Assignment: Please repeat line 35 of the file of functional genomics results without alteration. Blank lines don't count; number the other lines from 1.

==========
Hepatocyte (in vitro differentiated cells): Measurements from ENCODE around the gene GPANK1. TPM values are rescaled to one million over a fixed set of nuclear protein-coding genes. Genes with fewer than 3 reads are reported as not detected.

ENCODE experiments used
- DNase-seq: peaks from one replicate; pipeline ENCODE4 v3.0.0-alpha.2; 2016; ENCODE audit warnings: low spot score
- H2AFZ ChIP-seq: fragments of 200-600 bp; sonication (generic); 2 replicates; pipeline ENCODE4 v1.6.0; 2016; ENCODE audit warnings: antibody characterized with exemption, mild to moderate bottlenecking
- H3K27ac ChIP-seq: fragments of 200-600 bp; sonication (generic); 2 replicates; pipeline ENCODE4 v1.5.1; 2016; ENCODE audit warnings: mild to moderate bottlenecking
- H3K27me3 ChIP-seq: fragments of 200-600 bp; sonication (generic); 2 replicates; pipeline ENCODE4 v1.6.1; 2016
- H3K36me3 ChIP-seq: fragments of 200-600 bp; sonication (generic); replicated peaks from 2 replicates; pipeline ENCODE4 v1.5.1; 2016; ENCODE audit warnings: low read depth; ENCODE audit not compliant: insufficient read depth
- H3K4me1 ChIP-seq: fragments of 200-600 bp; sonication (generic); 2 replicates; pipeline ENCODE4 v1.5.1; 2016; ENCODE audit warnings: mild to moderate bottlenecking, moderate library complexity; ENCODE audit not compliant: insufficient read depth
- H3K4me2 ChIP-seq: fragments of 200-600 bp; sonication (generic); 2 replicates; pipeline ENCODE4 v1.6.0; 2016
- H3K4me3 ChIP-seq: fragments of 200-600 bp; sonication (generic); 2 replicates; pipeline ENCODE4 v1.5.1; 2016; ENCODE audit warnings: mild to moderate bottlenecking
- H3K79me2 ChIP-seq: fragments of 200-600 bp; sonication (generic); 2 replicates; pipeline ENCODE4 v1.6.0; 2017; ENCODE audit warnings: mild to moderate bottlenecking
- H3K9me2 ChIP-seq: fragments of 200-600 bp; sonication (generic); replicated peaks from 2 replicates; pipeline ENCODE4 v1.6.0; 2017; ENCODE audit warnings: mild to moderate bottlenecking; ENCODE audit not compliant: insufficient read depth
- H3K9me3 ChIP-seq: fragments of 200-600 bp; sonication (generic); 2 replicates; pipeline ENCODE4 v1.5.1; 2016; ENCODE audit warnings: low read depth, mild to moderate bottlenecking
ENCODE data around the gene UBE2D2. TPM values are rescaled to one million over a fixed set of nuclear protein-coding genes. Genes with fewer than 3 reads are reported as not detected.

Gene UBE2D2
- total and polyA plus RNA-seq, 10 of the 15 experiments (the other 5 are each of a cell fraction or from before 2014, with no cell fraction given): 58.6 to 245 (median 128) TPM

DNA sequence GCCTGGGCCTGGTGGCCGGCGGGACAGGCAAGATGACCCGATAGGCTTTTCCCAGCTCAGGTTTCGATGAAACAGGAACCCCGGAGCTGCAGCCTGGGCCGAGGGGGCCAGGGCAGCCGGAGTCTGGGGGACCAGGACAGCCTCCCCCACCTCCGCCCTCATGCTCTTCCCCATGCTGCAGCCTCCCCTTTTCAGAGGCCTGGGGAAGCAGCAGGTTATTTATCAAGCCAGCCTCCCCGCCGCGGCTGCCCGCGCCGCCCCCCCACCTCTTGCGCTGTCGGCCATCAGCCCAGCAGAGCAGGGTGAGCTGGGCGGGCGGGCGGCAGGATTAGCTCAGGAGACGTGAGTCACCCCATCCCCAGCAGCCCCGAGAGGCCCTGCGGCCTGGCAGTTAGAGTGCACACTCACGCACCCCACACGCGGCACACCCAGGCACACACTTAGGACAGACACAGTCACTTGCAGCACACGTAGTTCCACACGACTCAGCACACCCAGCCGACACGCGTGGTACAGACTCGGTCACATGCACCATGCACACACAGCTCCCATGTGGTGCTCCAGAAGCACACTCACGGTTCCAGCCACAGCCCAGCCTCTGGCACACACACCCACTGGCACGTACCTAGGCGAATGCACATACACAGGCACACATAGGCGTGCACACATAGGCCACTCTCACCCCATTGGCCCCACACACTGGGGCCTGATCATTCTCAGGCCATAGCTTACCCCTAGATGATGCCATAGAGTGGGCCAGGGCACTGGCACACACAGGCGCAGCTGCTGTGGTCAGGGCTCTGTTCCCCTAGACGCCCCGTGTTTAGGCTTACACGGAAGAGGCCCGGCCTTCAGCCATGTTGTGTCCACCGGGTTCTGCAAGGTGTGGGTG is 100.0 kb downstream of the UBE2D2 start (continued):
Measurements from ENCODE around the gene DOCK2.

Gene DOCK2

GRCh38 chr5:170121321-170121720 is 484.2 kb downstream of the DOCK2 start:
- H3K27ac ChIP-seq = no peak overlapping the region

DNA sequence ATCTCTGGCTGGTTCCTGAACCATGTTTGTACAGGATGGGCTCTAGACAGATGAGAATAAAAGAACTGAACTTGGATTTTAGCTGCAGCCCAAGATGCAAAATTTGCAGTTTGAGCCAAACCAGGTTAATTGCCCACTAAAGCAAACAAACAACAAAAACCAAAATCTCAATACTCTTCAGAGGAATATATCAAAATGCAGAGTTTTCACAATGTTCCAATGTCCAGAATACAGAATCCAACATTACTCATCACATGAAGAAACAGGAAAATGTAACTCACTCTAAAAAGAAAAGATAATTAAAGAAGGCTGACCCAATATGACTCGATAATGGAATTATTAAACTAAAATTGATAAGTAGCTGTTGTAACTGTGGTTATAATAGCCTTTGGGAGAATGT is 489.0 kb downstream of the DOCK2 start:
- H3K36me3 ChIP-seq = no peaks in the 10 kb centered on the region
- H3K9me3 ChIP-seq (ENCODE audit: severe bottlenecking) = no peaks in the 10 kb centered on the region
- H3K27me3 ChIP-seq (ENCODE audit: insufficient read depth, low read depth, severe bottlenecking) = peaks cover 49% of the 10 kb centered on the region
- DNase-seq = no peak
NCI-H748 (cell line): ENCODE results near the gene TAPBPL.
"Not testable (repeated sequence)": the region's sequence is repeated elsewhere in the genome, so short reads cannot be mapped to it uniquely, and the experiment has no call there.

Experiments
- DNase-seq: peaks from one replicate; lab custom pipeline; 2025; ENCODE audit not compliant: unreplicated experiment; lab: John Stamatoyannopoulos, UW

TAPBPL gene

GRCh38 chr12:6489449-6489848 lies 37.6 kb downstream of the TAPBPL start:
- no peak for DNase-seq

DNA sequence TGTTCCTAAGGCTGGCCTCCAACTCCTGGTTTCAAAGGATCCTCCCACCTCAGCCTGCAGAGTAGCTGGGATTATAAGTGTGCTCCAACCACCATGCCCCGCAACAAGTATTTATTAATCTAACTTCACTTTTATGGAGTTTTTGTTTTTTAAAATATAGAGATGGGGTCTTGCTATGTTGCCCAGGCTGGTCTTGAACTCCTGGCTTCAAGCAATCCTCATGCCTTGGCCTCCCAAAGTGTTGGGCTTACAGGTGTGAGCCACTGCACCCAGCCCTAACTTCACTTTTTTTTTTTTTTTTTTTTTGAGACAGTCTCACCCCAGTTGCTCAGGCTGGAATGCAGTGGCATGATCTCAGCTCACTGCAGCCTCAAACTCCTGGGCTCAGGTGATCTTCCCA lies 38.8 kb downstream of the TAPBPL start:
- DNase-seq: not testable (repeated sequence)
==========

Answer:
- DNase-seq: not testable (repeated sequence)